In an apparatus equipped with a diesel particulate filter, the regeneration process must be able to be activated by two methods: the first is automatically by the engine system, if the transmission is in gear and the speedometer is indicating a speed above 5 mph. Second, the system can be activated manually by a dashboard switch. Also, there will be a high exhaust system temperature icon to indicate that the regeneration process has been initiated. As the driver, you will need to have a basic understanding of this system and what it does to be able to identify those parts of the system that will affect you.
With the work that has been done related to ongoing seatbelt research, the standard has changed to account for some of the findings of the studies. Seatbelts can now be bright orange in addition to standard red. Also now required is a seatbelt warning device with an alarm that can be heard throughout the cab and a visual indicator to the driver and/or officer positions as to who has boarded the vehicle and who is seated and belted correctly. The standard defines the length of seatbelts with requirements for how they are measured. The lap belt must be at least 60 inches and the shoulder harness must now be 110 inches to accommodate larger firefighters.
There are now more specific requirements for retro-reflective striping and the material that is used. At least 50% of the rear of an apparatus must have retro-reflective striping in a chevron pattern sloping downward and away from the centerline of the vehicle at an angle of 45 degrees. Each stripe is to be six inches wide and a single color alternating between red and yellow, fluorescent yellow or fluorescent yellow/green. Pump panels are excluded from a 50% side requirement.
Aerial device provisions have changed to allow aerial devices manufactured by builders outside North America to compete in the market. The aerial device must operate at its minimum rated capacity constantly throughout the entire operational range of the device. An aerial device that can be operated over the side when the stabilizers are not fully deployed must be equipped with an interlock to prevent operating the apparatus out of its safe operational range. There must also be an indicator at the operator's position to let the operator determine the maximum extension in relation to the angle of elevation and the extended length of the stabilizers. Changes also allow for electronic controls.
Fire helmets represent another change in the standard. The operator's manual must state that fire helmets shall not be worn by persons riding in an enclosed driving and crew areas. Fire helmets are not designed for crash protection and will interfere with the protection provided by headrests. Furthermore, the manufacturer must provide a location for helmet storage. Visible from each seating position is a label stating, "Do not wear helmet while seated". The minimum seat head-height values in the standard assume that the occupants are not wearing helmets. The use of helmets puts the occupant at greater risk of neck or back injury during a rollover or a severe road event.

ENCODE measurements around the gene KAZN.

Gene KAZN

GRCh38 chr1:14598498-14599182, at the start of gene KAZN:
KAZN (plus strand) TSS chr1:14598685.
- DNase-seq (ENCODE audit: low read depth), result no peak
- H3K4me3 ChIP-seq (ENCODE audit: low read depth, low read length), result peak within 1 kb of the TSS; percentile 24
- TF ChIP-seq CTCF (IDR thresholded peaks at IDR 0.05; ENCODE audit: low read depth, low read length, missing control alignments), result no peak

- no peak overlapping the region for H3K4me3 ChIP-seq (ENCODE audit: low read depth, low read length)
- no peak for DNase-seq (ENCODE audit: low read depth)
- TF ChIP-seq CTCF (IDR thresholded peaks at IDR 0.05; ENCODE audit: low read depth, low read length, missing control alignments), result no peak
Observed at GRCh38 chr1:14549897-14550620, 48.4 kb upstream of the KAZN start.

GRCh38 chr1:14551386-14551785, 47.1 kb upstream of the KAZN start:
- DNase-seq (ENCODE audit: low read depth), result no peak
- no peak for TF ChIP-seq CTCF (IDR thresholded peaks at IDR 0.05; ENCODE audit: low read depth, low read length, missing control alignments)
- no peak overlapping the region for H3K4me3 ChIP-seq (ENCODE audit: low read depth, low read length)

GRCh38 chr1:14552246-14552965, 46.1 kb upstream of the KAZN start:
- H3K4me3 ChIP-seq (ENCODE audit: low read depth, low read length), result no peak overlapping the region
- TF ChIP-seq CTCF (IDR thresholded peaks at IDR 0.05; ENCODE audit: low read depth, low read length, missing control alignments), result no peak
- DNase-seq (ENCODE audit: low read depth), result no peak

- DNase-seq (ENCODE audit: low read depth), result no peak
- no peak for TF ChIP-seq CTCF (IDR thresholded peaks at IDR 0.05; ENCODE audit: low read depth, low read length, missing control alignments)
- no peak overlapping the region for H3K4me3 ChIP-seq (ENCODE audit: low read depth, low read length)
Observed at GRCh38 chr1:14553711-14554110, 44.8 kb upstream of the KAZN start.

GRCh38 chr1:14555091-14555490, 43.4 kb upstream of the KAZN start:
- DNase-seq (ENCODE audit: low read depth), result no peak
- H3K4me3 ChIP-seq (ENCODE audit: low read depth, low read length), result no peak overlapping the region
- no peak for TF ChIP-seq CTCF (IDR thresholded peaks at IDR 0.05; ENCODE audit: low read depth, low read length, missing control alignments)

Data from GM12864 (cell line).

Additional equipment that must be on each new apparatus when it is delivered includes one traffic vest for each riding position, five fluorescent-orange traffic cones, five illuminated warning devices, one automatic external defibrillator (AED), and one stepladder or multipurpose ladder can be substituted for a folding ladder if the ladder meets applicable ANSI standards and has duty ratings of 300 pounds or 375 pounds.
Finally, a Statement of Exceptions must be delivered with each new apparatus. The manufacturer must deliver a certification that the apparatus meets the standard or a Statement of Exceptions that describes in detail those items that are not fully compliant and who is responsible to make them compliant. Also, due the needs of the fire service for more trailer-type apparatus, i.e., hazmat, fire prevention and collapse, the standard reflects that change and outlines provisions for those apparatus.
MICHAEL WILBUR, a FirehouseÂ® contributing editor, is a lieutenant in the New York City Fire Department, assigned to Ladder Company 27 in the Bronx, and has served on the FDNY Apparatus Purchasing Committee. He consults on a variety of apparatus-related issues around the country. For further information, access his website at www.emergencyvehicleresponse.com.